When a waste firm faces opposition to siting a landfill in a community, they’re contending with two similar-but-not-entirely-the-same problems. First and foremost, many people simply oppose the plan on its face. That’s always going to be a hard obstacle to overcome, but in our work and in this column, we’ve helped many developers come up with ideas and tactics to lessen that opposition.
The second problem is that when most developers outline their ideas to mitigate the impact of their landfill – in other words, to defuse the opposition – they face tremendous skepticism. It’s not just that most people oppose a landfill. They also doubt that all the promises to make it bearable – jobs, host agreement fees, quality-of-life protection and eventual reclamation – will come to fruition. This skepticism is understandable, but it’s much harder to win needed permits when substantive offers, made in good faith, fall on deaf ears.
That’s why what is going on right now in Staten Island, N.Y., is so important; not just for New Yorkers, but for the entire waste industry. We’ve written about Fresh Kills Landfill before. Loathed by Staten Islanders, it was officially closed down more than 10 years ago by then-Mayor Rudy Giuliani after half a century of receiving most of New York City’s trash. As part of that closure, the city embarked on a 30-year plan to reclaim what was once the largest landfill in the world. Fresh Kills Landfill would, one day, be Freshkills Park.
As any developer who has tried to site a landfill can tell you, nothing provokes more scornful laughter from a NIMBY crowd than the idea that a landfill is anything other than a permanent, everlasting mound of trash. The very notion that it can be beautified – its surface covered with soil and grass, its borrow pit transformed into a lake, its air clean and fresh – is categorically rejected. And to be fair, it is a counterintuitive concept for the layman. It seems impossible that kids could play baseball on a field that a generation ago was a dumping ground for municipal solid waste.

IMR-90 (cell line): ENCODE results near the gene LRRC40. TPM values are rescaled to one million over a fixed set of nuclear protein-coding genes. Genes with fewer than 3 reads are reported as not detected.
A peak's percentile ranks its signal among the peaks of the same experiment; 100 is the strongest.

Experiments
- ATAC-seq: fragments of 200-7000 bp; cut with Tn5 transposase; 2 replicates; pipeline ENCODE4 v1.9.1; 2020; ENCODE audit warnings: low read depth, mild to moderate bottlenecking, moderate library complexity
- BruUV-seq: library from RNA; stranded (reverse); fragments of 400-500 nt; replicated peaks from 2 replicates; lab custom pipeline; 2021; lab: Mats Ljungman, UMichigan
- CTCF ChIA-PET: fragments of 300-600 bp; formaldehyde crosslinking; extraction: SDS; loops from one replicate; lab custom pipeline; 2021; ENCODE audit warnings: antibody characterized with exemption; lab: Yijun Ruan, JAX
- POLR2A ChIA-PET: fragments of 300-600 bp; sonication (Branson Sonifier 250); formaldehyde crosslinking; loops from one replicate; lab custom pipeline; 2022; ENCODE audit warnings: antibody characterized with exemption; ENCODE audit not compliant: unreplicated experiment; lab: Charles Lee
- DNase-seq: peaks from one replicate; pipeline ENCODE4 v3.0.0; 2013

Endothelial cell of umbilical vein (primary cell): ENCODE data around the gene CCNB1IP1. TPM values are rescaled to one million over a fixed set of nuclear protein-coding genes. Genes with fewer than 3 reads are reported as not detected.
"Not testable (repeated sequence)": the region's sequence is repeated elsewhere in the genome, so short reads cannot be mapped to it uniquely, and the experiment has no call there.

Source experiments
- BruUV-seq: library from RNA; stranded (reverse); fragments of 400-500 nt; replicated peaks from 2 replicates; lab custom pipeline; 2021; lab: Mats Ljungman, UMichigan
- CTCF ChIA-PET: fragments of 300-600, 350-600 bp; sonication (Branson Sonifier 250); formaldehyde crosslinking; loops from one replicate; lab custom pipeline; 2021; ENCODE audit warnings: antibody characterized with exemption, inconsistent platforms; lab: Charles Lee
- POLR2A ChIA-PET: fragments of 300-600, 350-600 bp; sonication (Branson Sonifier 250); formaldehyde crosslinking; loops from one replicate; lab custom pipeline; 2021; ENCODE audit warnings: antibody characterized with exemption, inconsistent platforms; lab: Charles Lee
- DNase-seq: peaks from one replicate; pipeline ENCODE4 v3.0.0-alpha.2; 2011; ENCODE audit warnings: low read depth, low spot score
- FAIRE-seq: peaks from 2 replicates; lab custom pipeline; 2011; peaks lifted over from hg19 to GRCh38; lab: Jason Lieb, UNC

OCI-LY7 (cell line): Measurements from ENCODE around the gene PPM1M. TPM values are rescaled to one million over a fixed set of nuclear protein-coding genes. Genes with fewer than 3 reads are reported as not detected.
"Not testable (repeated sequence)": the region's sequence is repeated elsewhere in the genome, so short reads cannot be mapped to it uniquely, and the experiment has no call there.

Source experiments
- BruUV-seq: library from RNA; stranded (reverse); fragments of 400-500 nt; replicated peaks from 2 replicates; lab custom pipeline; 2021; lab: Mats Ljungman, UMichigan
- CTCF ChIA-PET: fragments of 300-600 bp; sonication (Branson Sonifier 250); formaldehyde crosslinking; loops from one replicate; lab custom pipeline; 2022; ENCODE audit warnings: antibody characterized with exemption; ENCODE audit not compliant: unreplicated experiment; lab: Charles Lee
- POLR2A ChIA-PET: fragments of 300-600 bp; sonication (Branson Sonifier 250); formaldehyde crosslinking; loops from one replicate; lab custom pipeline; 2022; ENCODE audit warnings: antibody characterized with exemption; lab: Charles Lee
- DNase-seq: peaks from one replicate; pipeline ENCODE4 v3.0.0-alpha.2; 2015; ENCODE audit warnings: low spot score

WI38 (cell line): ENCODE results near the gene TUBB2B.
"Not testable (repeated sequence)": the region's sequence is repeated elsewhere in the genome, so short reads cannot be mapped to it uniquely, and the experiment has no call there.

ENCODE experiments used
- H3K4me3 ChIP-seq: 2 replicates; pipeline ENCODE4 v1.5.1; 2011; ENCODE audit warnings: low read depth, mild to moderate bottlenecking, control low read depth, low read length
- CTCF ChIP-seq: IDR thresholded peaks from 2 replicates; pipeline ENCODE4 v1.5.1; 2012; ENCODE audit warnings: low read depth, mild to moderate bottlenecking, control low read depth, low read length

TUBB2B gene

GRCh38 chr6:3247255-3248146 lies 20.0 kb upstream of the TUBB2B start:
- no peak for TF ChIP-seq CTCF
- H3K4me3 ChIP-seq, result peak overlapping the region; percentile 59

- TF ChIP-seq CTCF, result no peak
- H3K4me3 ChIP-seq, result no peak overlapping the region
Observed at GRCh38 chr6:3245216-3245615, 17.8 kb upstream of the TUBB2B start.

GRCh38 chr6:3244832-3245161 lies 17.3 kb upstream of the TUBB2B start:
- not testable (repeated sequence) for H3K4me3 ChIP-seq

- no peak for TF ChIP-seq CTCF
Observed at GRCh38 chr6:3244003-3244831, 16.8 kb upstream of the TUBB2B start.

But the first phase of Fresh Kills Landfill’s reclamation has just been completed, and the results speak for themselves. New York City’s Parks Department recently held a “sneak peak” event to let observers explore the 300 acres (of a planned 2,200) that have been reclaimed so far. A correspondent from Gothamist, a NYC-focused blog that writes about culture, events, food and nightlife (in other words, much more reflective of the average person’s reading habits than Waste360), had this to say:
Here are some surprising things about Freshkills Park: First among them is that most of the site doesn’t really look like a landfill. The hills are rolling and there are picturesque waterways. Plus, as already mentioned, there are the views of other parts of the Tri-State Area.
There are more than 500 small gas wells dotting the property, but they’re not very big. They’re there because NYC’s trash is being turned into biogas...
Another surprising thing about Freshkills Park is that it doesn’t stink. It actually smells rather pleasant. So, if you’ve never been to the outermost of the outer boroughs, take the time today and check it out.
The write-up comes with dozens of attractive photos.
This is a great story, not just for New York City, but for everyone in the waste industry. Fresh Kills’ undeniable transformation from a landfill to a park – one that can be verified not by industry publications but by one’s own lyin’ eyes – is living, breathing proof that yes, landfills can be reclaimed and beautified. Even the largest, most hated landfill in the world, in the biggest city in America.
And if developers can truthfully argue that they can transform a landfill into an idyllic park, their other claims on job creation, host community revenue and quality-of-life preservation will carry much more weight as well, which is a gift to residents and the waste industry alike.